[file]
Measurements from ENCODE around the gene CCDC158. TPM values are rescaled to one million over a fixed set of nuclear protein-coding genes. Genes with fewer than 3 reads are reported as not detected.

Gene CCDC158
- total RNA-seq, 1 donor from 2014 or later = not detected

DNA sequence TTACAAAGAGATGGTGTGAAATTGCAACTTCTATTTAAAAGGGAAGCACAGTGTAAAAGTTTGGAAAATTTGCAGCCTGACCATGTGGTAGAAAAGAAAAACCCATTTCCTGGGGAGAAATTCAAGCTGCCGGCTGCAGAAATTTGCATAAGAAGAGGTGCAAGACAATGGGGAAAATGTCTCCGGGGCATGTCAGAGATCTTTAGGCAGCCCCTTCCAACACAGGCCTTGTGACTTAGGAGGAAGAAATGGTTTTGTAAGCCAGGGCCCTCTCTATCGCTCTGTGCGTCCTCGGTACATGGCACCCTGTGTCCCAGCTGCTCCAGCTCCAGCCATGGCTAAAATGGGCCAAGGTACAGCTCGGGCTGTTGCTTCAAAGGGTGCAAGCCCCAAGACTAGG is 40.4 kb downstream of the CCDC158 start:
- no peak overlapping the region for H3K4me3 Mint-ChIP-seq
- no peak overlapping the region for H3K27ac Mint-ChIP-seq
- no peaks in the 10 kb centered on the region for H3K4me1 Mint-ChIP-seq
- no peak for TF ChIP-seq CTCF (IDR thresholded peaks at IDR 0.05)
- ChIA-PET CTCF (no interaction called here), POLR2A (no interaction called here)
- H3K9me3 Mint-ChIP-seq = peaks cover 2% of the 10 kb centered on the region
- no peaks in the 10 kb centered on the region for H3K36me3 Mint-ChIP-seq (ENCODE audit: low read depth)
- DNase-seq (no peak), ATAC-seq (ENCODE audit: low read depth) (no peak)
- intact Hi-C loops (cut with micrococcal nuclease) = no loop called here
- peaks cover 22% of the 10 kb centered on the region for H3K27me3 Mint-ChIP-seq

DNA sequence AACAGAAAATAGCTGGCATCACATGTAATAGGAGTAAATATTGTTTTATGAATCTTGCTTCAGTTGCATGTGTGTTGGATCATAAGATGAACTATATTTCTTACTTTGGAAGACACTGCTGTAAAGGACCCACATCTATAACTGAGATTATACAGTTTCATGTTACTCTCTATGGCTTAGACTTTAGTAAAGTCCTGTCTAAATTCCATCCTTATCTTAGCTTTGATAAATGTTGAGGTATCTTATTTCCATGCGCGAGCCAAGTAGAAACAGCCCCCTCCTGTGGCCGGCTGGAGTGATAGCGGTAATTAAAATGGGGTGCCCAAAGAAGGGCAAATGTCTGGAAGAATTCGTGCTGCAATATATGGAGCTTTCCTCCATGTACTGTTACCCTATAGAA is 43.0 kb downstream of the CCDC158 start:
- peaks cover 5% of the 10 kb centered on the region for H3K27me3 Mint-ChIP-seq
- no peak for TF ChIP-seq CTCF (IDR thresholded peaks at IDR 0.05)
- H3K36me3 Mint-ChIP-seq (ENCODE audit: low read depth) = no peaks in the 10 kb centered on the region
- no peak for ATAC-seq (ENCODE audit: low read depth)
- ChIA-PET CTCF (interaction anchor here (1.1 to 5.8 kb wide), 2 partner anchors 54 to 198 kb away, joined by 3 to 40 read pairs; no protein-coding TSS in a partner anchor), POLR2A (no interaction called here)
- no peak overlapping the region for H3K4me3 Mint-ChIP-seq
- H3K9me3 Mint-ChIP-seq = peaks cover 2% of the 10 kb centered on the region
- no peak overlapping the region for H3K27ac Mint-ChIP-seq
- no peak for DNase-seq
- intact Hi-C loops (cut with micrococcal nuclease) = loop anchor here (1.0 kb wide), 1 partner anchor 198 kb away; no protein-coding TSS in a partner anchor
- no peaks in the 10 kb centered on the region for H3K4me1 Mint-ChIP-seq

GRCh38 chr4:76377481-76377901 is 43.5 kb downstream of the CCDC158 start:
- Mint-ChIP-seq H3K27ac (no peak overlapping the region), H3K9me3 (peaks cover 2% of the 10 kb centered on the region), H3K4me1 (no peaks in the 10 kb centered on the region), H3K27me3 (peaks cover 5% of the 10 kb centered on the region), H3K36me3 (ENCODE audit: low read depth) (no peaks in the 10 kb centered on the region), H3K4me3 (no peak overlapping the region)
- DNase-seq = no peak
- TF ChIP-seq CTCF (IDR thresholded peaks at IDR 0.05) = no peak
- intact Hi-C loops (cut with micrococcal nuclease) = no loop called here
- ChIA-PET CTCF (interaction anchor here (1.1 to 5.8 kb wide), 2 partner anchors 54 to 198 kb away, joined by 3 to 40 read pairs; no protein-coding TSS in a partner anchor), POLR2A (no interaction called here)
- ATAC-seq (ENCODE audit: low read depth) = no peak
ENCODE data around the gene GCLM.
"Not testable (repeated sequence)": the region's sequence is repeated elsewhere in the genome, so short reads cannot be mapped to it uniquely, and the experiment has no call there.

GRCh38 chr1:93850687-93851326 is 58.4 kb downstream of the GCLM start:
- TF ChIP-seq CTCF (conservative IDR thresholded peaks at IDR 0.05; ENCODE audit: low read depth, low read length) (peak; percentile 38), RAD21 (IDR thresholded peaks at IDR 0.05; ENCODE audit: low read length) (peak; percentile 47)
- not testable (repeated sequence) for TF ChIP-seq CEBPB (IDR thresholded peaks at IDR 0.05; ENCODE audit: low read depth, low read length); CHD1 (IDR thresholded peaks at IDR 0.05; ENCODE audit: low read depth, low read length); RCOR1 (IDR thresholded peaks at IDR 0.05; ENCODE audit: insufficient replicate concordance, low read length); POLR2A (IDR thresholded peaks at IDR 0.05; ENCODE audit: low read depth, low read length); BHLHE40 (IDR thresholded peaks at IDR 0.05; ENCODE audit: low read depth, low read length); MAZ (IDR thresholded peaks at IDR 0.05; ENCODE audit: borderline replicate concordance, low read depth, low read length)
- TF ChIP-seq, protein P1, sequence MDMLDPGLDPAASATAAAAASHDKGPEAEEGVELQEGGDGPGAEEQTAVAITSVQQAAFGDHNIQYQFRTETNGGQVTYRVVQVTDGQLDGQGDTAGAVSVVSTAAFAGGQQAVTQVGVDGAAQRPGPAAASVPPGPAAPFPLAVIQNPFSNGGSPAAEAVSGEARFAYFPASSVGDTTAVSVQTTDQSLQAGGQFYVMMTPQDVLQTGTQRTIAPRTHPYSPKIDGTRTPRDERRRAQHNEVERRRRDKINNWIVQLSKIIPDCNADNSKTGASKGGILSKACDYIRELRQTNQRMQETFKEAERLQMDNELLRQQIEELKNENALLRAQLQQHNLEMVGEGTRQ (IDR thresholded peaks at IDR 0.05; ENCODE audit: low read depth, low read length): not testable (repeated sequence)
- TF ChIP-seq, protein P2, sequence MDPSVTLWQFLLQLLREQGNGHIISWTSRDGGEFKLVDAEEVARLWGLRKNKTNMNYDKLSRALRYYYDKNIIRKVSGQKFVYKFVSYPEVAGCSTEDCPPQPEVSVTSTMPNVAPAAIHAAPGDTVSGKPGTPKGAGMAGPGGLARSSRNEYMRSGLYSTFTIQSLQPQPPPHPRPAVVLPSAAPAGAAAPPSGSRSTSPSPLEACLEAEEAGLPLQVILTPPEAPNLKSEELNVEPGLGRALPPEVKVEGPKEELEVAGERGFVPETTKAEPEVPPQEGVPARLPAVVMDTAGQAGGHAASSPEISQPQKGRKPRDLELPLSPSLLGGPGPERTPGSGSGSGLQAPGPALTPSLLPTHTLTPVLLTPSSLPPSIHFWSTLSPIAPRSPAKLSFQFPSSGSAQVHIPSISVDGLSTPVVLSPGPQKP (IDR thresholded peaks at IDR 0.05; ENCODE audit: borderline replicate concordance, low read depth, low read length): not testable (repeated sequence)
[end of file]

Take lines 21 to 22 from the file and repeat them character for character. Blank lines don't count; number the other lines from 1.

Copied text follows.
- no peak overlapping the region for H3K4me3 Mint-ChIP-seq
- H3K9me3 Mint-ChIP-seq = peaks cover 2% of the 10 kb centered on the region